El Paso attack: Republican senator says 'no simple' solution to end mass shootings

Texan John Cornyn boasts of 'perfect A+ rating' from NRA

Andrew Buncombe
El Paso
Sunday 04 August 2019 22:37 BST
Republican senator John Cornyn says 'no simple solution' to end mass shootings following El Paso attack

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Louise Thomas

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A senior Republican politician from Texas has claimed there is no simple answer to America’s mass shootings, even as Democrats and activists called for urgent action on gun control.

As the nation woke up to the second mass shooting in 24 hours, with the number of casualties in El Paso and Dayton reaching 29 people dead and at least 50 injured, senator John Cornyn visited the scene of the shooting in El Paso, where he placed a flag. “I spent some of my earlier years in El Paso when my dad was stationed at Fort Bliss,” he told reporters. “I know the city well.”

But as many of the Democratic presidential candidates joined with gun control activists in demanding tougher regulations, Mr Cornyn insisted there was no simple answer to the problem. To a question from The Independent as to why the country was unable to halt the scourge of mass shootings, he said: “The United States is not like the rest of the world. We have a bill of rights and the 2nd Amendment. The problem is not law abiding citizens, it’s people with mental health problems or some other hate that causes them to act.”

Mr Cornyn, whose website boasts of his “perfect A+ rating” from the National Rifle Association because of his defence of the right to bear arms, last year opposed moves to restrict access to the sort of semi-automatic weapons used in the weekend’s shootings, although he did support a move to improve background checks after a mass shooting at a church at Sutherland Springs in 2017 killed 26 people.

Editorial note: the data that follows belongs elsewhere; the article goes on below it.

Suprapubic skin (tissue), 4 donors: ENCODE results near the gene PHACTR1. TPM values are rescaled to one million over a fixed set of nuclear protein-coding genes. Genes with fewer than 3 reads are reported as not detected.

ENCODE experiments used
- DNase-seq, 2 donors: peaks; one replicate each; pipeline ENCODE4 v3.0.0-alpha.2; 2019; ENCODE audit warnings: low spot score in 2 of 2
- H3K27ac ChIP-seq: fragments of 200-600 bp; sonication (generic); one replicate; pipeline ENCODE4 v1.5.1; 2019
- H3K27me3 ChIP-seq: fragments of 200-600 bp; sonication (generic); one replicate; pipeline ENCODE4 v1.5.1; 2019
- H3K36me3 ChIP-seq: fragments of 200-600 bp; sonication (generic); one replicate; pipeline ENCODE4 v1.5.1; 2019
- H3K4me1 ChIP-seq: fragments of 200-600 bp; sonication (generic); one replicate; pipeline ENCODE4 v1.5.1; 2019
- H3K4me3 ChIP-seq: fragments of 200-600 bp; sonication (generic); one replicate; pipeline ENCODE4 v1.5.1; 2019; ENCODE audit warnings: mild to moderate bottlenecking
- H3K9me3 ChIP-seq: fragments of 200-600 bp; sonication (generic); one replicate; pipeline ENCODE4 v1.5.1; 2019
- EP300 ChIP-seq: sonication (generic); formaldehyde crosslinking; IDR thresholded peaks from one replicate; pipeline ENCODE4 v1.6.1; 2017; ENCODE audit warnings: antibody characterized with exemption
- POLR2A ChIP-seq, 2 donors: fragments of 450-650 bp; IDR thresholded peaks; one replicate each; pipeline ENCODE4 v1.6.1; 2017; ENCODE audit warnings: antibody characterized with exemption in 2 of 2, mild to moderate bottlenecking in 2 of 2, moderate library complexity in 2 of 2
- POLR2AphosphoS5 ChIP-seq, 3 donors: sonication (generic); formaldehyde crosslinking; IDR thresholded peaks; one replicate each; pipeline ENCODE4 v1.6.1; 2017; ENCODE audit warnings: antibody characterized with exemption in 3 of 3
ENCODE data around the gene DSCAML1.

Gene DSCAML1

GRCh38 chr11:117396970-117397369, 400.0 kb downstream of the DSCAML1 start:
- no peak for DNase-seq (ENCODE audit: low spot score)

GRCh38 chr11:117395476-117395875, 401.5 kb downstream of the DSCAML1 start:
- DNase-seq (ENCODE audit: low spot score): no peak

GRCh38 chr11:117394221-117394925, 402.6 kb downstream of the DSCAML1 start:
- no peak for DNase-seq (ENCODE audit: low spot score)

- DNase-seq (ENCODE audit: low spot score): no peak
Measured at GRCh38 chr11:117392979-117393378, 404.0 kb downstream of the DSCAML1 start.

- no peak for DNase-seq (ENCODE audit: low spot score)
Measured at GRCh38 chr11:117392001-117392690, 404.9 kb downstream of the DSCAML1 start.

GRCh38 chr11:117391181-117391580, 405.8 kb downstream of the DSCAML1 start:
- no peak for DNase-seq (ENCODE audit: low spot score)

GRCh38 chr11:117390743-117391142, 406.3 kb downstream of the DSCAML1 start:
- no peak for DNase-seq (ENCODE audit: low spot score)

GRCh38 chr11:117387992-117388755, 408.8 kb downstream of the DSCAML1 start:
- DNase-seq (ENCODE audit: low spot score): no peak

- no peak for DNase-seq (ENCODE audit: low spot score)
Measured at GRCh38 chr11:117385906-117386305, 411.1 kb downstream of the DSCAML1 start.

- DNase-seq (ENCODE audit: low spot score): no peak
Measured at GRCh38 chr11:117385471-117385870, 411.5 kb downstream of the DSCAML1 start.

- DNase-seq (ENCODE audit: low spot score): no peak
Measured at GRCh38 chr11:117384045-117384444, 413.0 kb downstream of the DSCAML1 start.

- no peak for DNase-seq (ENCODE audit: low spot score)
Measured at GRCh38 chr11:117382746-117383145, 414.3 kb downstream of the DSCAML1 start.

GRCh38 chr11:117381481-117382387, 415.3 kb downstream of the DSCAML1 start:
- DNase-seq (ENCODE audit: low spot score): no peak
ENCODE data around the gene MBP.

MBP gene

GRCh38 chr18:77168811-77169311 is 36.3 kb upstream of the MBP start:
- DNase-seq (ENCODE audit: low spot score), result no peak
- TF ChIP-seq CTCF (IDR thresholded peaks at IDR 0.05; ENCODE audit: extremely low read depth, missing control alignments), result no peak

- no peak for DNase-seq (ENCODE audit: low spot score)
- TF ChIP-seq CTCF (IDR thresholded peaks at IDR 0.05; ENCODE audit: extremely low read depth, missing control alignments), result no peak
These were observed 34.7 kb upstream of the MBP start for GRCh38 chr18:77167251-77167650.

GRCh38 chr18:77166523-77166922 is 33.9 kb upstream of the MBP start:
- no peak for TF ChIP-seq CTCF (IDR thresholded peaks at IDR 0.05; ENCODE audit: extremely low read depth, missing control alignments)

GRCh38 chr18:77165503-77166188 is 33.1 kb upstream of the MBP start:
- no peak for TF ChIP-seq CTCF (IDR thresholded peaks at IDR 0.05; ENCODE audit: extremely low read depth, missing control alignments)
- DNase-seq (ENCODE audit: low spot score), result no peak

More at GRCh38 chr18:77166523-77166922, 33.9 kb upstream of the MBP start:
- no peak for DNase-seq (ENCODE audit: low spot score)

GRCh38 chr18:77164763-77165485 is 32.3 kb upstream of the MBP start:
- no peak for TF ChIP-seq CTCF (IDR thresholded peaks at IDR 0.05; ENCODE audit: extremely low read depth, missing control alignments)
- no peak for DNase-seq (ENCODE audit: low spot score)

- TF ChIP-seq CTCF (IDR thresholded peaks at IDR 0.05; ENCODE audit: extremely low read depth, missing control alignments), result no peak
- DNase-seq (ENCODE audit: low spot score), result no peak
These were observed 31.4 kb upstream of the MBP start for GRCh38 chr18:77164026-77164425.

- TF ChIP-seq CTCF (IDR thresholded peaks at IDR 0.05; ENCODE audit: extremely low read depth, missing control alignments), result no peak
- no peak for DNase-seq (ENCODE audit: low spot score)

Asked why there was no ban on semi-automatic weapons, he said: ‘In congress we been trying to find the answer. Each one of these incidents has their own unique characteristics. I don’t think it’s fair to say there is one cause or one solution.”

By contrast, Democrats and many others said it was time for action. Beto O’Rourke, who is from El Paso, said it was heartbreaking to see so many people suffering.

Speaking to reporters, he called for laws that made it harder for people to get a gun who should not have one in the first place. He also called for universal background checks to end the sale of assault-style weapons.

“We also have to acknowledge the open racism and intolerance and hatred that we are seeing throughout this country, being echoed and trafficked in by the president of the United States who encourages this kind of hatred,” he said.

'This will only make it stronger': El Paso residents react to shooting

Senator Elizabeth Warren tweeted: “We’re waking up to the second mass shooting in as many days. I’m heartsick for the 29 people killed this weekend in El Paso and Dayton – and all the other lives we lose every day due to senseless gun violence. We need to take urgent action to end the gun violence epidemic.”

Ohio congressman Tim Ryan issued a statement saying: “I’m calling on congress to immediately end its August recess and reconvene in Washington to take up a package of legislation meant to stop these acts of horror and other acts of gun violence that affect every single American.”

On Saturday night, Republican Texas governor Gregg Abbott, who also has an A+ rating from the NRA, claimed America’s crisis with gun violence was the result of mental health issues.

Activists said that was false, and that only 4 per cent of all violent acts were attributable to mental illness.

“There is no evidence that this shooting stemmed from mental illness, but there is evidence that this shooter was a hate filled racist. Hate is not a mental illness,” said Kris Brown, president of the Brady campaign to end gun violence. “Hate is taught and fuelled through rhetoric we witness far too often in this country, often from president Trump.”

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